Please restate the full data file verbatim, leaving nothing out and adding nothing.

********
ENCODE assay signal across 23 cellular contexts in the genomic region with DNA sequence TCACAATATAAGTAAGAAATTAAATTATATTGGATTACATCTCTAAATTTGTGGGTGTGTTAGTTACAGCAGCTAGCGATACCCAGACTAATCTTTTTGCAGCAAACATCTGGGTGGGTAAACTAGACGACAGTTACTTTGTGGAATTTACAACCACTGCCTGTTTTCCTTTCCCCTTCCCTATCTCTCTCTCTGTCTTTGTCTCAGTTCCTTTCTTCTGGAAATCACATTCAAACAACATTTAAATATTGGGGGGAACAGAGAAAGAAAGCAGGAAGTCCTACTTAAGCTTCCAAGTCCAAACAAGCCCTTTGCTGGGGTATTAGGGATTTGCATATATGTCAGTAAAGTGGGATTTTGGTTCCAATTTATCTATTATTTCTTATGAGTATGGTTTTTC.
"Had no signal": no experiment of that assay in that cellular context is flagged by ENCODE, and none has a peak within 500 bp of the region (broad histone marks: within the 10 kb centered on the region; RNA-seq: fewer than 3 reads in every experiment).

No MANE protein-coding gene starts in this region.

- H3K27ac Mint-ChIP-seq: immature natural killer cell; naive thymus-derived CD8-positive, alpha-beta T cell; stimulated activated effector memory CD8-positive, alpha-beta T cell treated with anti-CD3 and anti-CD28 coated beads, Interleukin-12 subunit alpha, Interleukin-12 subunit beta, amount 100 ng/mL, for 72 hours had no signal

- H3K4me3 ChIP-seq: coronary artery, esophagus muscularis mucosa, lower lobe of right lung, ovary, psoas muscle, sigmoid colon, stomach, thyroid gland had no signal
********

ENCODE assay signal across 23 cellular contexts in the genomic region with DNA sequence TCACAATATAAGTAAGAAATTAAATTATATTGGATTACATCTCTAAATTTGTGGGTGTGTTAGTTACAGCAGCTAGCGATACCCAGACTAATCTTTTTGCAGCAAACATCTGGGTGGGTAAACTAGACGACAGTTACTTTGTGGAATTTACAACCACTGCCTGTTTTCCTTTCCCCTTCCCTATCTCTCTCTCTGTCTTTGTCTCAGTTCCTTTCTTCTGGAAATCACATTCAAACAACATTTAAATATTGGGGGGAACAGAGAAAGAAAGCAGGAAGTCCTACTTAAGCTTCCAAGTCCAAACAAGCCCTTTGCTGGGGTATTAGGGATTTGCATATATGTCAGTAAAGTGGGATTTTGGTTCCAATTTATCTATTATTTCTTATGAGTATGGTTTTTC.
"Had no signal": no experiment of that assay in that cellular context is flagged by ENCODE, and none has a peak within 500 bp of the region (broad histone marks: within the 10 kb centered on the region; RNA-seq: fewer than 3 reads in every experiment).

No MANE protein-coding gene starts in this region.

- H3K27ac Mint-ChIP-seq: immature natural killer cell; naive thymus-derived CD8-positive, alpha-beta T cell; stimulated activated effector memory CD8-positive, alpha-beta T cell treated with anti-CD3 and anti-CD28 coated beads, Interleukin-12 subunit alpha, Interleukin-12 subunit beta, amount 100 ng/mL, for 72 hours had no signal

- H3K4me3 ChIP-seq: coronary artery, esophagus muscularis mucosa, lower lobe of right lung, ovary, psoas muscle, sigmoid colon, stomach, thyroid gland had no signal